IBM continues to try and reinvent itself. Having lost the PC war and selling its PC and server business, and with the reputation of its services arm suffering some massive issues such as being embroiled in Sweden's massive data leak and issues like #censusfail locally, the company is focussing on building credibility in the security business. A new patent that uses the physical structure of circuit boards to protect cryptographic keys is another step in that direction.
Tagged With cryptography
Cryptography is a massive subject, but one that's becoming increasingly important for the average web developer. While you probably don't need to know the intricate details of ciphers or Transport Layer Security (TLS), it can't hurt to be a least somewhat educated. Enter "Crypto 101" -- an online, "pre-release" book that will guide you through both the basic and advanced concepts of cryptography.
Predicting the future is near impossible -- but that doesn‘t stop us all from having a red hot go. Human beings have been predicting the future since the beginning of history and the results range from the hilarious to the downright uncanny.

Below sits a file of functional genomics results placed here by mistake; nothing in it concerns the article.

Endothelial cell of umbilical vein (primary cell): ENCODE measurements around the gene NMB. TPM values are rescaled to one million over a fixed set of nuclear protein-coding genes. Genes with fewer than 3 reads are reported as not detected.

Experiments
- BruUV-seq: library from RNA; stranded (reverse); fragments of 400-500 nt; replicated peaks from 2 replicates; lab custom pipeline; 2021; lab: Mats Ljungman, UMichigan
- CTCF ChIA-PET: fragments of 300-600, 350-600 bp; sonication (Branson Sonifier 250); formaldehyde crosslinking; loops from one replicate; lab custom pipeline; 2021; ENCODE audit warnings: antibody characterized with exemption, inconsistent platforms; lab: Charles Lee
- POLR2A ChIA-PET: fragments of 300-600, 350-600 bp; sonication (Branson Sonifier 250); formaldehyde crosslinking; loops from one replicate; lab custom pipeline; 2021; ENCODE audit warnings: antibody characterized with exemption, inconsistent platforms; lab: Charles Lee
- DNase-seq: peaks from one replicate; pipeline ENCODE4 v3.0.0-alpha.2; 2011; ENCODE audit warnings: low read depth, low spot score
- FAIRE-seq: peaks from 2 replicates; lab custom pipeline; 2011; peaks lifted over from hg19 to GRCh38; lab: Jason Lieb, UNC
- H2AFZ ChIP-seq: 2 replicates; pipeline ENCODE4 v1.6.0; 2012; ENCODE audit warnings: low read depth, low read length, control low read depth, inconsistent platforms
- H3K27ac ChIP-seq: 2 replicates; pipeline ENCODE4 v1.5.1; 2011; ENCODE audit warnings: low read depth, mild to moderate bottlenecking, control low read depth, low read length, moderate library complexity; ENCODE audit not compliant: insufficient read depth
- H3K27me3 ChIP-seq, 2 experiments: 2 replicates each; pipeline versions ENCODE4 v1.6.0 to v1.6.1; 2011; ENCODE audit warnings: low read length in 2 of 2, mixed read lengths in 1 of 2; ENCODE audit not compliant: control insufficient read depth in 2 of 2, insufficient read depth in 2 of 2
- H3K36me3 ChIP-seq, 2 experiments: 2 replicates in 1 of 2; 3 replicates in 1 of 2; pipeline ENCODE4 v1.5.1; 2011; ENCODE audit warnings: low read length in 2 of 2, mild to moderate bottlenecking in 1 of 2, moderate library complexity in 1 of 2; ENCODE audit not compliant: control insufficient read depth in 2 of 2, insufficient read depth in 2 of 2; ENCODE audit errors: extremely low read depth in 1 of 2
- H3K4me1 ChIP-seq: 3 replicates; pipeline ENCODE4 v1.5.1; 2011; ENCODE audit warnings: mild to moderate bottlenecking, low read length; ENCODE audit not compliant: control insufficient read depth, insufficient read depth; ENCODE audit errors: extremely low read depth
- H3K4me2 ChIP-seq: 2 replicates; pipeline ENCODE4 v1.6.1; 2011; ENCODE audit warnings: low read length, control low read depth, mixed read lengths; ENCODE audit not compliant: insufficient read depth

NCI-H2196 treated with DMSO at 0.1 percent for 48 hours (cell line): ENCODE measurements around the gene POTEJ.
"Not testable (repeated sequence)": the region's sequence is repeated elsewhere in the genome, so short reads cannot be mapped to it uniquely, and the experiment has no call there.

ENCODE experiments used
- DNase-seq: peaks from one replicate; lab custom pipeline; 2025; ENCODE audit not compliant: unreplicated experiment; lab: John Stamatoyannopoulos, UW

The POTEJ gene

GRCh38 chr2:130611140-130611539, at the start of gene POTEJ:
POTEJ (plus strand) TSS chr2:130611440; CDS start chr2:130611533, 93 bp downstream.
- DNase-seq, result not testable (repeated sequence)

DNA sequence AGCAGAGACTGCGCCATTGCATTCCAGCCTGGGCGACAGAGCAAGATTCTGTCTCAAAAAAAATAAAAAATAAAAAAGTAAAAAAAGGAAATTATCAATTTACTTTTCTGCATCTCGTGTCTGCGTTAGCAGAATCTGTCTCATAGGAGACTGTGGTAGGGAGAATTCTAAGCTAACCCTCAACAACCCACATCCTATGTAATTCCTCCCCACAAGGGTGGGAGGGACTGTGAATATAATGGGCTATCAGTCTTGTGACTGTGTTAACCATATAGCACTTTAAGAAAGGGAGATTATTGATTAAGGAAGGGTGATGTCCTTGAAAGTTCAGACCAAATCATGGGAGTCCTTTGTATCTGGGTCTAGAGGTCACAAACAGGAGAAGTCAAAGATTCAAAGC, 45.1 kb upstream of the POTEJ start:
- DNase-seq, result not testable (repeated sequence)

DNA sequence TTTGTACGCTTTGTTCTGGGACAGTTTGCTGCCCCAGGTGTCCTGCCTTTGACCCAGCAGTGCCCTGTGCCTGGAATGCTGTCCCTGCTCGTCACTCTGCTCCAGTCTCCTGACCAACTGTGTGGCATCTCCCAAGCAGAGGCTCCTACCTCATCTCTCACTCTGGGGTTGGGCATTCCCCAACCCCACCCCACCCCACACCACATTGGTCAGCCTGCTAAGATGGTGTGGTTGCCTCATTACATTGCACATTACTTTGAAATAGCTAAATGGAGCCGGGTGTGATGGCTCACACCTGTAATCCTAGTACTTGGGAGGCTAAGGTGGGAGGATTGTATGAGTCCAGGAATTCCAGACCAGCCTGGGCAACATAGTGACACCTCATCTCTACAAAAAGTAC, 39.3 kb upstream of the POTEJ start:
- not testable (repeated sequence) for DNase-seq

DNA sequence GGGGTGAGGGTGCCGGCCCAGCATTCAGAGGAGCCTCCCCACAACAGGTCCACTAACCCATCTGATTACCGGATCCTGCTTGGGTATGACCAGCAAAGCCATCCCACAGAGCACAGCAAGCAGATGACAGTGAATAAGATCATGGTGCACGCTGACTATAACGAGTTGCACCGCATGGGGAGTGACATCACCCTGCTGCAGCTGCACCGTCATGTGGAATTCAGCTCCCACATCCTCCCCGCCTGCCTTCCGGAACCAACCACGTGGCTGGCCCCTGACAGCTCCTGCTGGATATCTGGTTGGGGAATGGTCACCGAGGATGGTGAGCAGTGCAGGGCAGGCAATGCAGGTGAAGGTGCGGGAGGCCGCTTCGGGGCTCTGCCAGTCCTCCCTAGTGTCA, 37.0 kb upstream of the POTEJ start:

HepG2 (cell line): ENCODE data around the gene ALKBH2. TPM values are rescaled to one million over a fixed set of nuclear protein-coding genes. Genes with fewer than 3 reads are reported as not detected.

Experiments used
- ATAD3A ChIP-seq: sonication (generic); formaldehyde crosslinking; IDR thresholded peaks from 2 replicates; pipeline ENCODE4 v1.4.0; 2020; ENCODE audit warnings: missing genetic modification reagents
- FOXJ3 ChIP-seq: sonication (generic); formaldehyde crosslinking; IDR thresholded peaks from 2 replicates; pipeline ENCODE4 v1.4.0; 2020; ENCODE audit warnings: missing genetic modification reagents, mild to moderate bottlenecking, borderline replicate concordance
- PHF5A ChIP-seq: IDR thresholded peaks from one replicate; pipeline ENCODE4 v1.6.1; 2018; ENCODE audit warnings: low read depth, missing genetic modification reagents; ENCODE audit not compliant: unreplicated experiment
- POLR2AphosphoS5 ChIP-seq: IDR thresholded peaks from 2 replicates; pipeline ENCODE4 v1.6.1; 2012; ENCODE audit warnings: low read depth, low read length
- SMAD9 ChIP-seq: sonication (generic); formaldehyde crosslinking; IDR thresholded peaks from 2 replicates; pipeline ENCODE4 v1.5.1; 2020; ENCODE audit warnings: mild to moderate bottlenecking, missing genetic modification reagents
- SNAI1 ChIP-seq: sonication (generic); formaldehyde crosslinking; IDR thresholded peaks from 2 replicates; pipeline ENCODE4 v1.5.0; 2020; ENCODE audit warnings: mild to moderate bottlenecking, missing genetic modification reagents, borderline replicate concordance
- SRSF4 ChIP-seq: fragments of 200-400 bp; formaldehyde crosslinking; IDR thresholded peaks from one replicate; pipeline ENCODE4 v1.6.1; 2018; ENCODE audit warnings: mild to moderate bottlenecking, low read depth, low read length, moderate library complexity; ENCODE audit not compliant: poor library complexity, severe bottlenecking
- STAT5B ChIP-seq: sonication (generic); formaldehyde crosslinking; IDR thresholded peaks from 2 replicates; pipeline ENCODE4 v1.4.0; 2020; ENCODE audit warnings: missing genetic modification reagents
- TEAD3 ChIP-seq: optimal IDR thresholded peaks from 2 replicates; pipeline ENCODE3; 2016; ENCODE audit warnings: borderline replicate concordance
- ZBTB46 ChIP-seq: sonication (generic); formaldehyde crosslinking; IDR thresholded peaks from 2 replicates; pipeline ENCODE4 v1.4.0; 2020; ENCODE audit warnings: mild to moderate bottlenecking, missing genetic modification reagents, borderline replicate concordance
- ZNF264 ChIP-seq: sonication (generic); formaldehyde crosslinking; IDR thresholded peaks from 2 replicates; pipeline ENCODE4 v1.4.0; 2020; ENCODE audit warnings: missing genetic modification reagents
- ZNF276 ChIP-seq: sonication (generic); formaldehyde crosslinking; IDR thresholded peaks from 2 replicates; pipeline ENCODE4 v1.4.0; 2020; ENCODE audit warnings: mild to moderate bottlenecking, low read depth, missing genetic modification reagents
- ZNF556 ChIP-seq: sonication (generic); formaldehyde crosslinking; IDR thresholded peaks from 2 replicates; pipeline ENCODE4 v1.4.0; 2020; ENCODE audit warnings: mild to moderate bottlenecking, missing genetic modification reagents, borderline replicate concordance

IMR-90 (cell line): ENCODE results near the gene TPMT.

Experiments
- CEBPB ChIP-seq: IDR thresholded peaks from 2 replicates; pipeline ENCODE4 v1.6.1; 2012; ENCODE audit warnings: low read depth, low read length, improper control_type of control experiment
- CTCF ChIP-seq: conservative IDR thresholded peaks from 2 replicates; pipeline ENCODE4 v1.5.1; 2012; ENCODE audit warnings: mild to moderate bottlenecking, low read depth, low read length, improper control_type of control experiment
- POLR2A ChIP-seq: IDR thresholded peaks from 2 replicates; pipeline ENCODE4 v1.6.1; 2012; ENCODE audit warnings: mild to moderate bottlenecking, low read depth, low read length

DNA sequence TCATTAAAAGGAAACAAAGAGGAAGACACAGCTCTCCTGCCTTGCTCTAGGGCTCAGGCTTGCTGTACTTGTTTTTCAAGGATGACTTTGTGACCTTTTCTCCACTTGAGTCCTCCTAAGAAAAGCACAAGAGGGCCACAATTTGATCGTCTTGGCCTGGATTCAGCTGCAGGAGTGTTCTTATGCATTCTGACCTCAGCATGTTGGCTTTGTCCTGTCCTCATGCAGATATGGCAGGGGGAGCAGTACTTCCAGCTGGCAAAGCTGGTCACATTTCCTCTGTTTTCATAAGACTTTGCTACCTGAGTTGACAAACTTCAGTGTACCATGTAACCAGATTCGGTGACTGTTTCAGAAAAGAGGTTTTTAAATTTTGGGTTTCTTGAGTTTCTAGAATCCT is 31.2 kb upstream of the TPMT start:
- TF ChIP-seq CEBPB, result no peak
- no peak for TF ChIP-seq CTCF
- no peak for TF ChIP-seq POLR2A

One thing all future predictions have in common: they‘re rooted in our current understanding of how the world works. It‘s difficult to escape that mindset. We have no idea how technology will evolve, so our ideas are connected to the technology of today.
You might not think that an academic computer science course could be classified as an export of military technology. But under the Defence Trade Controls Act -- which passed into law in April, and will come into force next year -- there is a real possibility that even seemingly innocuous educational and research activities could fall foul of Australian defence export control laws.
Interest in cryptographic pioneer Alan Turing has seen a resurgence via the movie The Imitation Game about his life. To mark its recent release, here are some pictures of Bletchley Park, where Turing worked as part of the UK Government Code & Cypher School team.